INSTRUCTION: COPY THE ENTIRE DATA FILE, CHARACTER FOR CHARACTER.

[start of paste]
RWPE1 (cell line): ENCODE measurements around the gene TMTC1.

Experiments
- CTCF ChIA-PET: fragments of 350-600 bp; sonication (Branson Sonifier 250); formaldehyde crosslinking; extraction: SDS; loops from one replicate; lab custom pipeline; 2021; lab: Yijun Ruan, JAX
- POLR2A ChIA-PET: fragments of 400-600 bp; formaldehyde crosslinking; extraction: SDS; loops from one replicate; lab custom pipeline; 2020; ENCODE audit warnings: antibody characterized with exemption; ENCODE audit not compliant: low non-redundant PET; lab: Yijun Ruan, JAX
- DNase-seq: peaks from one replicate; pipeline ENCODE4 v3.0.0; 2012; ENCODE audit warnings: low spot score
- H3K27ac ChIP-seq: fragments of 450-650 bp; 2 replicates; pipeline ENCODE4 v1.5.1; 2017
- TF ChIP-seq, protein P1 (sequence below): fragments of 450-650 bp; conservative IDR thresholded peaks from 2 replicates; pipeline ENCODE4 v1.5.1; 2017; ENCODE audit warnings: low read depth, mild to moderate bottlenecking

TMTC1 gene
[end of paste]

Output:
RWPE1 (cell line): ENCODE measurements around the gene TMTC1.

Experiments
- CTCF ChIA-PET: fragments of 350-600 bp; sonication (Branson Sonifier 250); formaldehyde crosslinking; extraction: SDS; loops from one replicate; lab custom pipeline; 2021; lab: Yijun Ruan, JAX
- POLR2A ChIA-PET: fragments of 400-600 bp; formaldehyde crosslinking; extraction: SDS; loops from one replicate; lab custom pipeline; 2020; ENCODE audit warnings: antibody characterized with exemption; ENCODE audit not compliant: low non-redundant PET; lab: Yijun Ruan, JAX
- DNase-seq: peaks from one replicate; pipeline ENCODE4 v3.0.0; 2012; ENCODE audit warnings: low spot score
- H3K27ac ChIP-seq: fragments of 450-650 bp; 2 replicates; pipeline ENCODE4 v1.5.1; 2017
- TF ChIP-seq, protein P1 (sequence below): fragments of 450-650 bp; conservative IDR thresholded peaks from 2 replicates; pipeline ENCODE4 v1.5.1; 2017; ENCODE audit warnings: low read depth, mild to moderate bottlenecking

TMTC1 gene